it’s just easing,
“Someone has to save our skins. Into the garbage chute, fly boy.” ~ Princess Leia Organa
Sometimes I forget that I was lucky growing up in the decade I did, that despite some things that had not evolved yet, or progressed, I was still a young girl coming of age in an era where feminism was prevalent in the popular culture. Maybe not in everything, but in spaces that impacted me at what they like to call an impressionable age. Though the fairy tale princesses were around, and Barbie and her ridiculous plastic body was in every toy aisle, we had Wonder Woman and Nancy Drew and Charlie’s Angels (yes, one could argue the title, and some of what it meant, but come on, they kicked ass). And, most of all, we had Princess Leia Organa.
“Stay afraid, but do it anyway. What’s important is the action. You don’t have to wait to be confident. Just do it and eventually the confidence will follow.” ~ Carrie Fisher
Leia was not the kind of princess that waited dead, or in a sleep of death, for some anonymous prince to come kiss her awake. She did not sing about someday a prince coming for her. She wasn’t waiting around to be saved. She did not really need rescuing. She was a leader, a fighter, a rebel, and she also loved big. She rescued others and fought beside her friends, and those fighting for the cause she believed in. She loved others. She fell in love. But, she never lost who she was. She became a general. She became a mother. She became a hero. She definitely helped write the blueprint of my life and what I believed to be possible.
As a young girl who was scared and shy and dealing with a lot of painful things in her life, Leia was my go-to to help imagine myself stronger, to help pretend that I was a rebel, a leader, a fighter, a hero. Oh, and on a superficial note, she had dark hair and eyes, like me. She was who I looked up to, who I aspired to be like, and along with music, the character of Leia helped me survive my life.
“I always thought that I wanted to form an alliance rather than have a relationship – find someone who you fancy as your counterpart. But a counterpart you go to war with, a complement you live with. So this is my new theory.” ~ Carrie Fisher
Later on, in the late 80’s, I discovered her writing. “Postcards from the Edge” hit me on a personal level, and I reread it multiple times. As a theater student in college I used part of the book for a monologue for an audition because the book meant so much to me. As years went by, and Carrie became more and more outspoken about her life, her addictions, her struggles with mental illness, I felt more impacted by her, and not just this character she once played. Her honesty, her humor, her persistence, and the way she seemed to be so unapologetically herself, was inspiring. She seemed to push back if the world didn’t accept her, she challenged beauty standards and spoke out about her life in a way that made so many of us not feel so alone.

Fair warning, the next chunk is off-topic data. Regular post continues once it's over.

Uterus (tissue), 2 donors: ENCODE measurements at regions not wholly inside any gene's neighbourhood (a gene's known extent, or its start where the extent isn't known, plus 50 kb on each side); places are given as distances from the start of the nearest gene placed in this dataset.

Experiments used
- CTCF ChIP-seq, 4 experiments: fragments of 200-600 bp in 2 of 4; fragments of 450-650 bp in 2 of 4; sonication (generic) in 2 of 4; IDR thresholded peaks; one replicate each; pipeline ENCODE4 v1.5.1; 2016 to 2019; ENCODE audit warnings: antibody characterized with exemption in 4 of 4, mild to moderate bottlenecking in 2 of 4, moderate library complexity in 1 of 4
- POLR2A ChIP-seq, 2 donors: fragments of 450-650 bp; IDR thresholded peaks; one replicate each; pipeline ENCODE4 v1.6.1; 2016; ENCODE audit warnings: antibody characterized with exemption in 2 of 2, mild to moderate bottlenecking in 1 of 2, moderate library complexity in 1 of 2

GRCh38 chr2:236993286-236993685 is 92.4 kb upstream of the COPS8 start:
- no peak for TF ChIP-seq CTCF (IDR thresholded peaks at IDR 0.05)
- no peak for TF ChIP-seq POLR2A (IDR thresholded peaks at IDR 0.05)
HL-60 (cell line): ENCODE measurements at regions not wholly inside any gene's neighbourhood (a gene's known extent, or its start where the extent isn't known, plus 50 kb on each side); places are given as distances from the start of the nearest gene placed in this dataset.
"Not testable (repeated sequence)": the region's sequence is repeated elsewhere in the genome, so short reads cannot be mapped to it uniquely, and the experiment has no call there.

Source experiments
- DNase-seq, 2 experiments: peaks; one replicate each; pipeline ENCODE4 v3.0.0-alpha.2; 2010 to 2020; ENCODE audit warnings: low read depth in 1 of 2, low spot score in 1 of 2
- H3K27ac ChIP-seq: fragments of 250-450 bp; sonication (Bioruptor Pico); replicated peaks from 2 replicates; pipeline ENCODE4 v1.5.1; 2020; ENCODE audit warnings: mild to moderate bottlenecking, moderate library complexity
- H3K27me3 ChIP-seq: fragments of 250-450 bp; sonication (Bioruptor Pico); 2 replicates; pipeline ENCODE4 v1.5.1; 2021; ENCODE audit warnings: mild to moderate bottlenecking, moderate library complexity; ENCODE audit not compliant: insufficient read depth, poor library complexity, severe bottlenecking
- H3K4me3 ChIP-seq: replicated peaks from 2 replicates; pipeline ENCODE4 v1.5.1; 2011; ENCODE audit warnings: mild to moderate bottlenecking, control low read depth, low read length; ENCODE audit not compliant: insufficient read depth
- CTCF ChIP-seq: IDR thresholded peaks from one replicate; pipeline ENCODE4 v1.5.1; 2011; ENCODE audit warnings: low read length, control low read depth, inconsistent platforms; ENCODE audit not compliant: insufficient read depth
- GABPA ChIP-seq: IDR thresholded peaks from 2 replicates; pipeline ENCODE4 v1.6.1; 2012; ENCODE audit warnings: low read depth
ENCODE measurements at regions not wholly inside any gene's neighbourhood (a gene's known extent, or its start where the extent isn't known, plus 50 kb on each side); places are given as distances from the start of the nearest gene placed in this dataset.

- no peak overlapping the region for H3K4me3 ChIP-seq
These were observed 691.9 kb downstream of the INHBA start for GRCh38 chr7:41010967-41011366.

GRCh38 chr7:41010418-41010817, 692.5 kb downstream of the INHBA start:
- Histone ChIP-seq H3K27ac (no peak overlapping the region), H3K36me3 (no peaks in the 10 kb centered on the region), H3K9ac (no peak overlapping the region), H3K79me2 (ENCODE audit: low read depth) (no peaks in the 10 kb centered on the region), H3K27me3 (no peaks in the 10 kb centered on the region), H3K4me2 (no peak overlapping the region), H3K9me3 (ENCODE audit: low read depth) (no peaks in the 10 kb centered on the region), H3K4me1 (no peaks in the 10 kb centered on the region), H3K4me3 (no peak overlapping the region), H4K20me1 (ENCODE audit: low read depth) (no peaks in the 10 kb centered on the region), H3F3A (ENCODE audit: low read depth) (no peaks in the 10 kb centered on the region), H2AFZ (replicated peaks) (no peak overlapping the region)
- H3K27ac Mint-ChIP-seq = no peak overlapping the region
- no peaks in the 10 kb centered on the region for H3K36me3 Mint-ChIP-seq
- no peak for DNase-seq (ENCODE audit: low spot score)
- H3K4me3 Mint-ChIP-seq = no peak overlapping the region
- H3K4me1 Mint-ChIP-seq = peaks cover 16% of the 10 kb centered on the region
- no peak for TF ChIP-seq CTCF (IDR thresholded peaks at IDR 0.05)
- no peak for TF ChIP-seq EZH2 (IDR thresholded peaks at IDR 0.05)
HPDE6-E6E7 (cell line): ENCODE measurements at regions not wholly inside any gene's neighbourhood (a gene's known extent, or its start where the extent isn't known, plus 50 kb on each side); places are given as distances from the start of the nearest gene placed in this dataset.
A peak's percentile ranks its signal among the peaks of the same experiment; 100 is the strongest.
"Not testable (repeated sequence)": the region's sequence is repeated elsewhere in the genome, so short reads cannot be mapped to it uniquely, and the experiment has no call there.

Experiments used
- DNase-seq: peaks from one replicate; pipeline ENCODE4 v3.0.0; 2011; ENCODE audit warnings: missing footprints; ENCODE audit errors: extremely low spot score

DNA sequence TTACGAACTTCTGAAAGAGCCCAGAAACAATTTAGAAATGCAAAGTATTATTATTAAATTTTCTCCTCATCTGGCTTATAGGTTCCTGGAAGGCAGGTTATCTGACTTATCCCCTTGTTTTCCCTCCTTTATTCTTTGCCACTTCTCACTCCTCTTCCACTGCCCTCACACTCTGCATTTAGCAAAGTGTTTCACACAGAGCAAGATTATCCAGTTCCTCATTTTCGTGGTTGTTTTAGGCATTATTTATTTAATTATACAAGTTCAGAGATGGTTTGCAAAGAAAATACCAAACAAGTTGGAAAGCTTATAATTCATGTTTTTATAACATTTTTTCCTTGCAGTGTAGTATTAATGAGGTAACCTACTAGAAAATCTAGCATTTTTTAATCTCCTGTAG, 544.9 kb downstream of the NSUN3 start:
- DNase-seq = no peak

“We treat beauty like an accomplishment, and that is insane. Everyone in LA says, “Oh you look good,” and you listen for them to say you’ve lost weight. It’s never “How are you?” or “You seem happy!”’ ~ Carrie Fisher
She was my hero as a little girl, and remained my hero as a grown up girl. She taught me to tell the world to fuck off if I needed to, to be myself and no one else, and to persist despite challenges, to not hide my flaws as if ashamed or embarrassed by them, and to love big. She was outspoken about body image and beauty, and beauty standards, and how even when we want to buck against them, they are in us, and we struggle (especially living here in Los Angeles). And, she was one of a few inspiring people who made me want to write, and be a writer, and helped to remind me to keep writing.
“I don’t want to be thought of as a survivor because you have to continue getting involved in difficult situations to show off that particular gift, and I’m not interested in doing that anymore.” ~ Carrie Fisher
I am beyond sad that she has left this world, but I am beyond grateful that she gifted us her presence, her roles, her writing, her wit and her outspoken nature. It helped me to become who I am today, and I will always look back at her words she spoke and wrote, and that iconic character she played, when I need to feel stronger, to keep going, to be inspired, and to remember to be exactly who I am.
“I am a spy in the house of me. I report back from the front lines of the battle that is me. I am somewhat nonplused by the event that is my life.” ~ Carrie Fisher
Thank you, Carrie Fisher, for being in the universe, for being you, for existing in my lifetime.
My 5 Music Obsessions of the Day
1. Dancing on the Sun :: Bahari
“People all over the world,
let’s agree to disagree.
You do you,
let me do me.”
2. Heaven :: The Psychedelic Furs
is the whole of the heart.
don’t tear you apart.”
3. Landed :: Ben Folds
“We’d hit the bottom,
I thought it was my fault,
and in a way,
I guess it was.”
4. So in Love :: Orchesteral Manoeuvres In The Dark (OMD)
“Talk to me,
don’t lie to me –
save your breath.
Don’t look at me,
don’t smile at me –
just close your eyes.”
5. London Girls :: Tori Amos
“They’ve always got a pound,
to buy their round,
when it’s their turn at the bar.”
Written and Directed by Mike Mills
“You’ve lost so much. What if I can’t make up for that?” ~ Anna
My 5 Music Obsessions of the Day
1. Dear Chicago :: Ryan Adams
“She picked me up on Friday,
asked me if she reminded me of you?
I just laughed and lit a cigarette,
said that’s impossible to do.”
2. Stronger Than :: Pete Yorn
“Love is stronger,
stronger than fear.”
3. The Indie Queens are Waiting :: Dan Mangan
“Bus down to the local record store,
buy something to make you like me more.”
4. Signed, Sealed, Delivered I’m Yours :: Sharon Jones & The Dap-Kings
“Then that time I went and said goodbye,
now I’m back and not ashamed to cry.
here I am,
signed, sealed delivered,
5. Polyester Bride :: Liz Phair
“‘You’re lucky to even know me,
you’re lucky to be alive.
You’re lucky to be drinking here for free,
’cause I’m a sucker for your lucky, pretty eyes.'”